8 years ago
So I spent most of the weekend with several Marines (not an uncommon occurrence), one of whom isn’t re-enlisting and has been trained extensively as Scout Sniper and Force Recon. What are his intentions, you ask? Military contractor. It doesn’t matter which one, DynCorp, Aegis, or what was once Blackwater. They’re all the same, in my estimation. They pay more for services, they issue better body armor, they issue better weapons, and they do little to no real training of their hires. They rely on the training done by the U.S. military.
Regardless of what one might think, the use of military contractors is still ongoing in Iraq, and increasing in Afghanistan to the point that they are being used to conduct force protection at some Forward Operating Bases. This all raises several important observations.
The Captain’s Journal isn’t opposed to the use of military contractors for the normal reasons. We have no moral objection to their existence, and similar to their pay scale and outfitting, we believe that the U.S. military should be given the best weapons and gear.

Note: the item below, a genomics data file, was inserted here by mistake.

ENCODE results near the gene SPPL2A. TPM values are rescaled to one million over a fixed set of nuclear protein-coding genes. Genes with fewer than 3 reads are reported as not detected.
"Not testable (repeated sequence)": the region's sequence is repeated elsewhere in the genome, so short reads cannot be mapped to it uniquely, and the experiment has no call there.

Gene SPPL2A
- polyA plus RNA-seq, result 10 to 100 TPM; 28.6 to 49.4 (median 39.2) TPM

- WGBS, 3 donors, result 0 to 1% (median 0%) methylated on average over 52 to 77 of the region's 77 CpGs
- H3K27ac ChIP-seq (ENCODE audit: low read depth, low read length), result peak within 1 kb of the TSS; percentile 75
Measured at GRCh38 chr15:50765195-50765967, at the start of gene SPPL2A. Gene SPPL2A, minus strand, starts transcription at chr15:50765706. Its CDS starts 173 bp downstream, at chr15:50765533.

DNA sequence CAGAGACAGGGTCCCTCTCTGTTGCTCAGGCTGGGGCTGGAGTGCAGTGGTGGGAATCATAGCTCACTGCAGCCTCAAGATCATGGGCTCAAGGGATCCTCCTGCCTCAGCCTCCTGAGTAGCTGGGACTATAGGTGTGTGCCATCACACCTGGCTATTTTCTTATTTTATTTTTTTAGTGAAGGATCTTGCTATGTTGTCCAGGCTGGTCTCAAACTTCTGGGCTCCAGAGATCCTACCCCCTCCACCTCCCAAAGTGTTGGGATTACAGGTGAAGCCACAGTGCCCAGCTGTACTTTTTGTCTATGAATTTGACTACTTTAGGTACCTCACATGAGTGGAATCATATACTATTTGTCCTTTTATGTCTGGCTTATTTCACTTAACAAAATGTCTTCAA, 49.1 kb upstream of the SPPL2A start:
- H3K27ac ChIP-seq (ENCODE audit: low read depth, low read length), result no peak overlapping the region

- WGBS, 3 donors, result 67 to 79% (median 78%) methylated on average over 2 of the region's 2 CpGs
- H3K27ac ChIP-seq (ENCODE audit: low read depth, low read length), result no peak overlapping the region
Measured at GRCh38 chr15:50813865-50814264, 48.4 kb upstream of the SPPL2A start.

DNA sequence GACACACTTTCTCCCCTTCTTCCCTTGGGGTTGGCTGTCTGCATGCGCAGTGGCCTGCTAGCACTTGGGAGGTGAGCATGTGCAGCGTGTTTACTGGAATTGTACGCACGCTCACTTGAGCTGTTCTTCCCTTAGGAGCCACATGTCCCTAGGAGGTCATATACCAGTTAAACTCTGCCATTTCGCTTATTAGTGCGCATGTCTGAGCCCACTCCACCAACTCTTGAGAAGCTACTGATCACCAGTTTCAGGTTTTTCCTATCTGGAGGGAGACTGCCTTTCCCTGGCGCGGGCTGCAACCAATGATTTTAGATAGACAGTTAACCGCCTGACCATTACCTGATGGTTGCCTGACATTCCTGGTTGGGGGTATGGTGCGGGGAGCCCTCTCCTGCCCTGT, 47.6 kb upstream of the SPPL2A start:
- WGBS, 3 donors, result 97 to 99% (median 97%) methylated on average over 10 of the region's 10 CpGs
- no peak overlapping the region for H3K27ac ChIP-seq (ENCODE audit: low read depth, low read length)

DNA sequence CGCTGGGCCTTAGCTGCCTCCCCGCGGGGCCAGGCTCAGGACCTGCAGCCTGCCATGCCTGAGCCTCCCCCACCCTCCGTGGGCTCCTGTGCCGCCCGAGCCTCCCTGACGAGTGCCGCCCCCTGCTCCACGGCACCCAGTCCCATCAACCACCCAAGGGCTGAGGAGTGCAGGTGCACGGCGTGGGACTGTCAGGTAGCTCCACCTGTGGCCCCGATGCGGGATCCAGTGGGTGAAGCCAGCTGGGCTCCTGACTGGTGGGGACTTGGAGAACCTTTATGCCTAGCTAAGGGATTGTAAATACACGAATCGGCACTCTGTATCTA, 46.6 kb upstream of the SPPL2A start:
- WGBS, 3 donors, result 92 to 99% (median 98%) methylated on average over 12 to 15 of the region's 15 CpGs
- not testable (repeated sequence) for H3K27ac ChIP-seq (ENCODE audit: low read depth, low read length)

But the cost of recruiting and training Marines (who have deployed multiple times) is astronomical, and the military contractors get the benefit of that investment. So the U.S. pays to recruit them, pays to train them, pays to deploy them and gain combat experience, and then pays a much higher rate to hire them as military contractors when they leave the service because we refuse to fund the U.S. military so that they can retain its own warriors because of budgetary constraints within the Congress.
It is stupid in the superlative degree, and much more costly in the long run. It is also very destructive of morale in the U.S. military. Is my life not worth it, they ask? Larger pay raises are being called for in 2010, but even these pay raises are a pittance compared to what is required to retain the best, and what – in the long run – would make the U.S. military more cost effective.
The very existence of military contractors is evidence against the decision-making in Washington and in favor of larger pay increases for the military. The bean-counters be damned, there is a better way to do things.